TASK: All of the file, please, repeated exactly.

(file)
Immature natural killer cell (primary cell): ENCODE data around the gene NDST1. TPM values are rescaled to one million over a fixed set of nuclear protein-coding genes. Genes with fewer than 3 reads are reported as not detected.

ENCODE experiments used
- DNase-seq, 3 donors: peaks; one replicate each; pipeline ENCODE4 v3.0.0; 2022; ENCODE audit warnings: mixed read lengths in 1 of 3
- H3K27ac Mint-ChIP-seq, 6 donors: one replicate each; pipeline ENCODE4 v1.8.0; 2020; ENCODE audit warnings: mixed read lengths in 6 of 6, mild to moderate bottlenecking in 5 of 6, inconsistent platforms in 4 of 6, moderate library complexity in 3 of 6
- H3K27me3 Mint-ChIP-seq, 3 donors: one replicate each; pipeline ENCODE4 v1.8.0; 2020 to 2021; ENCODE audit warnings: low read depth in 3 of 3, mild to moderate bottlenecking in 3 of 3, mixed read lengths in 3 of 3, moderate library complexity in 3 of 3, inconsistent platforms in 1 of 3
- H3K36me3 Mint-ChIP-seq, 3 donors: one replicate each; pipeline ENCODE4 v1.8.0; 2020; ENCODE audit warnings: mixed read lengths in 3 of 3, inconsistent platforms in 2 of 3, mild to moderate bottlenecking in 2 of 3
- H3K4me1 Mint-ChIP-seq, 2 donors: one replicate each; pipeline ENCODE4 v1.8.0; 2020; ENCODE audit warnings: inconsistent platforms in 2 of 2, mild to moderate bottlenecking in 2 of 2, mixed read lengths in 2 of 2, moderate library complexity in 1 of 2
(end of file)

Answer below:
Immature natural killer cell (primary cell): ENCODE data around the gene NDST1. TPM values are rescaled to one million over a fixed set of nuclear protein-coding genes. Genes with fewer than 3 reads are reported as not detected.

ENCODE experiments used
- DNase-seq, 3 donors: peaks; one replicate each; pipeline ENCODE4 v3.0.0; 2022; ENCODE audit warnings: mixed read lengths in 1 of 3
- H3K27ac Mint-ChIP-seq, 6 donors: one replicate each; pipeline ENCODE4 v1.8.0; 2020; ENCODE audit warnings: mixed read lengths in 6 of 6, mild to moderate bottlenecking in 5 of 6, inconsistent platforms in 4 of 6, moderate library complexity in 3 of 6
- H3K27me3 Mint-ChIP-seq, 3 donors: one replicate each; pipeline ENCODE4 v1.8.0; 2020 to 2021; ENCODE audit warnings: low read depth in 3 of 3, mild to moderate bottlenecking in 3 of 3, mixed read lengths in 3 of 3, moderate library complexity in 3 of 3, inconsistent platforms in 1 of 3
- H3K36me3 Mint-ChIP-seq, 3 donors: one replicate each; pipeline ENCODE4 v1.8.0; 2020; ENCODE audit warnings: mixed read lengths in 3 of 3, inconsistent platforms in 2 of 3, mild to moderate bottlenecking in 2 of 3
- H3K4me1 Mint-ChIP-seq, 2 donors: one replicate each; pipeline ENCODE4 v1.8.0; 2020; ENCODE audit warnings: inconsistent platforms in 2 of 2, mild to moderate bottlenecking in 2 of 2, mixed read lengths in 2 of 2, moderate library complexity in 1 of 2